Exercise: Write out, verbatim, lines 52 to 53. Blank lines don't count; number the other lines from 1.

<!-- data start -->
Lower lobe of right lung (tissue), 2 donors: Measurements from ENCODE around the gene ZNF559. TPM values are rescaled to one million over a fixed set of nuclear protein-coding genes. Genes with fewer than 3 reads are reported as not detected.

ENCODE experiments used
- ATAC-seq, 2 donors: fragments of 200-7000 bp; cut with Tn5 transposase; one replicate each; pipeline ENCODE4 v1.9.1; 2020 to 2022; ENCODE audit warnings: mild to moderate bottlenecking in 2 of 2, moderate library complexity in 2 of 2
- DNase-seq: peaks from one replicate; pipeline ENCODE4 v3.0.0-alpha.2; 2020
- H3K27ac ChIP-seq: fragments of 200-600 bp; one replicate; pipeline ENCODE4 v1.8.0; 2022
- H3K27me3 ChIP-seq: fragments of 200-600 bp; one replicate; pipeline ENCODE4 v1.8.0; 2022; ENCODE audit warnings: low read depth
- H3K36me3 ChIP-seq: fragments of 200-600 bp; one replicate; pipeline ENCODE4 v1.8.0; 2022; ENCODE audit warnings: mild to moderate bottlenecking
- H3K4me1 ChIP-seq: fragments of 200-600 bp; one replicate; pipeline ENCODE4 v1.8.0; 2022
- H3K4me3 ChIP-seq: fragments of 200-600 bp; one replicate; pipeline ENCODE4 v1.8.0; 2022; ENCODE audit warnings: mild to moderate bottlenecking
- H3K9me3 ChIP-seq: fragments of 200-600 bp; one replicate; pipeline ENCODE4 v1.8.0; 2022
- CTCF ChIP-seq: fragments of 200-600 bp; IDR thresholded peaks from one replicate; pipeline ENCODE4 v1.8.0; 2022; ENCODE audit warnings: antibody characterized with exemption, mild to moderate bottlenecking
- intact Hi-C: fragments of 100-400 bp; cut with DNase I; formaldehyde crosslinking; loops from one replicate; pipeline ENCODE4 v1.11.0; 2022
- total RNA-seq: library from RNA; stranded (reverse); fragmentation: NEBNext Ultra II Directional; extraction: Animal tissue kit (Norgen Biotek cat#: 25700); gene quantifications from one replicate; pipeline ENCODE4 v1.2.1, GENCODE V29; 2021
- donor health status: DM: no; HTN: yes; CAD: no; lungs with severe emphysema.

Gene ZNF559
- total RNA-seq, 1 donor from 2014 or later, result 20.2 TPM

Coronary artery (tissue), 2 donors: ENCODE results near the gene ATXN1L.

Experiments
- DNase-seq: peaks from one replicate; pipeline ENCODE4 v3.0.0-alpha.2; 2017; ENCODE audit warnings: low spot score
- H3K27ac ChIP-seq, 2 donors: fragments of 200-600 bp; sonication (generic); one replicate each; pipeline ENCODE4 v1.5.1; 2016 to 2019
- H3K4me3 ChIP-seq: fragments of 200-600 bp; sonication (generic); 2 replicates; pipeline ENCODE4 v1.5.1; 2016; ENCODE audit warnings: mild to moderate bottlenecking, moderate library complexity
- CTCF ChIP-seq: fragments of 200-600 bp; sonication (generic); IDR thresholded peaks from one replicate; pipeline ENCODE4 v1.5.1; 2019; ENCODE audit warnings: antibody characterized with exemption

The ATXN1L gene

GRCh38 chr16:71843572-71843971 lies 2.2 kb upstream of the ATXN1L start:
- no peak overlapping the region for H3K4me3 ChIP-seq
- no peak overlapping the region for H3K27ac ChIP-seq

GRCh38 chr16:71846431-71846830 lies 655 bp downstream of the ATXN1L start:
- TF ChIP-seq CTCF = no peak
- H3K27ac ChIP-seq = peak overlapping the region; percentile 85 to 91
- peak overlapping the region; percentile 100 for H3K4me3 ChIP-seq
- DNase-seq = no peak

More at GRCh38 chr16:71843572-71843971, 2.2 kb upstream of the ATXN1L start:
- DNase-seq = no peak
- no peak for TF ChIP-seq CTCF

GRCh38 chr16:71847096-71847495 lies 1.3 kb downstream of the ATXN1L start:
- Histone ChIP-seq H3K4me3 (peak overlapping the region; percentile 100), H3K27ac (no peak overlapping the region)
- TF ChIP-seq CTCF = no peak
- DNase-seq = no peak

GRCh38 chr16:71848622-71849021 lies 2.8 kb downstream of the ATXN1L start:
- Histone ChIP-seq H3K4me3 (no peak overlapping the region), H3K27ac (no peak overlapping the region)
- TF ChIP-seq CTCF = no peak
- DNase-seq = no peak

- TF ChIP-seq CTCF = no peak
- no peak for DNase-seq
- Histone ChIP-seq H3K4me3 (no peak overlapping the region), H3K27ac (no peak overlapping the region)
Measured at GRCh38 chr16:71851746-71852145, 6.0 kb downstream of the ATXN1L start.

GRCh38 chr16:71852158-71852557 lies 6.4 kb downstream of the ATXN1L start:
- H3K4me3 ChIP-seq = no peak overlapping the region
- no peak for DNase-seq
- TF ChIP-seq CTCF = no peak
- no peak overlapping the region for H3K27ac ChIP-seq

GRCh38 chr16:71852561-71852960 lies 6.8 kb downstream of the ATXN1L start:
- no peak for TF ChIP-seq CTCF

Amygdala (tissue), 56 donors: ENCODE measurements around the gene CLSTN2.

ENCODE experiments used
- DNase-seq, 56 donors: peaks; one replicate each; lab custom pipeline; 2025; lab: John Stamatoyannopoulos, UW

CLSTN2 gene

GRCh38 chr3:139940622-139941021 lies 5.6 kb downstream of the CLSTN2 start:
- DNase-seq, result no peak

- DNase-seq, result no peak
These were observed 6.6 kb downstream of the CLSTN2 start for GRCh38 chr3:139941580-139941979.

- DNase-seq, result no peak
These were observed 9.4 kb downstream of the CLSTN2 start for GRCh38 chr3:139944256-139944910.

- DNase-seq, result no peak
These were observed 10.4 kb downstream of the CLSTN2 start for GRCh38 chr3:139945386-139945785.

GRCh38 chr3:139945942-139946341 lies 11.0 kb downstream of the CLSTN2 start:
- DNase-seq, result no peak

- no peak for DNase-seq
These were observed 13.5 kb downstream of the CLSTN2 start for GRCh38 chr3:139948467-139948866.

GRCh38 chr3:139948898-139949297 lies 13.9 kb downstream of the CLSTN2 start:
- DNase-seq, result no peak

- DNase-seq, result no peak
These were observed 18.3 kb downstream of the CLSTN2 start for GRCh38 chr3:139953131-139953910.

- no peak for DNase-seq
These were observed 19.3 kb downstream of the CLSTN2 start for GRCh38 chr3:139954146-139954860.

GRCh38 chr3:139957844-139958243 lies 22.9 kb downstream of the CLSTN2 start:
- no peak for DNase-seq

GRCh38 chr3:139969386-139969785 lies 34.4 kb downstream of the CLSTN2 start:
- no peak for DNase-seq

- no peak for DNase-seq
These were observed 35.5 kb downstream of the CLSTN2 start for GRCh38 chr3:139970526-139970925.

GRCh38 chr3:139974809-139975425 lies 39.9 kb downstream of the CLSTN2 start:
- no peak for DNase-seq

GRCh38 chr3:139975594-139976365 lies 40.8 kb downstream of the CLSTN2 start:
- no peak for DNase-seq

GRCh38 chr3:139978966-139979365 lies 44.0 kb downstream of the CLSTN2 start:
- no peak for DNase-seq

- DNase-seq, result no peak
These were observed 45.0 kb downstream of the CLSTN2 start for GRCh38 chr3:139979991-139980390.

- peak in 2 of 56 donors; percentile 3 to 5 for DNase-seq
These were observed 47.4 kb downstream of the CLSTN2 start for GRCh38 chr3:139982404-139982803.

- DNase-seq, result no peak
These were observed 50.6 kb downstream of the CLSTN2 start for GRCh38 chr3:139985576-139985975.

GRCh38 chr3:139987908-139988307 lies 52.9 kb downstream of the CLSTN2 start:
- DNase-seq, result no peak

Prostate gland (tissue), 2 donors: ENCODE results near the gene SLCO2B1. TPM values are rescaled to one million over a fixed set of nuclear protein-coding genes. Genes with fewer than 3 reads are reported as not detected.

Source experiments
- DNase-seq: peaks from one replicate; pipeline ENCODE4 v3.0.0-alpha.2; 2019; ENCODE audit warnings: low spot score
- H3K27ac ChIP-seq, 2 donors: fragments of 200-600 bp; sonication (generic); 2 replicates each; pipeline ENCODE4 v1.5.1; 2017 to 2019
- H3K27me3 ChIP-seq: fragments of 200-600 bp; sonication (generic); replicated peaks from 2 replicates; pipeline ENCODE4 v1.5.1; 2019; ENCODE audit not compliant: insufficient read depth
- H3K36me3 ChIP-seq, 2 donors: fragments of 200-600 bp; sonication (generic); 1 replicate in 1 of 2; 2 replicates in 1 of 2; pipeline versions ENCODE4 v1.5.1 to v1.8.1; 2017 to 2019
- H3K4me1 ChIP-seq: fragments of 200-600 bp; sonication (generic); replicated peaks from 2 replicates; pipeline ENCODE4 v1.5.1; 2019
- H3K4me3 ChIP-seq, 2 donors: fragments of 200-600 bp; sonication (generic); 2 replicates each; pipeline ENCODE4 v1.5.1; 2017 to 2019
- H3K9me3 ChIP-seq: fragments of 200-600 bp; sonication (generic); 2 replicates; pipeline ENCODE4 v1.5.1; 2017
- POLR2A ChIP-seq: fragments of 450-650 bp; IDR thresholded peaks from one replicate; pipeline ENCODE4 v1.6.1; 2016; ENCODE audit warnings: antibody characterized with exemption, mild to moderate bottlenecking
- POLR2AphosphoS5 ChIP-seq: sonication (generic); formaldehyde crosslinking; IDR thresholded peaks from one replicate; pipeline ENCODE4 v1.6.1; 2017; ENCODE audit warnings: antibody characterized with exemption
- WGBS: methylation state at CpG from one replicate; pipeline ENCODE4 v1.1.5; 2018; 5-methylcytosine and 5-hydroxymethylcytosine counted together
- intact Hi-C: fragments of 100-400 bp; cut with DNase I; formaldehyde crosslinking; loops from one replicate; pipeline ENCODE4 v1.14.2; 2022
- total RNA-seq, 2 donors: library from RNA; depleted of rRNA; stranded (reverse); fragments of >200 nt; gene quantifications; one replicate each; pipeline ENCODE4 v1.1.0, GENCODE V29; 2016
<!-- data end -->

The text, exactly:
GRCh38 chr16:71852561-71852960 lies 6.8 kb downstream of the ATXN1L start:
- no peak for TF ChIP-seq CTCF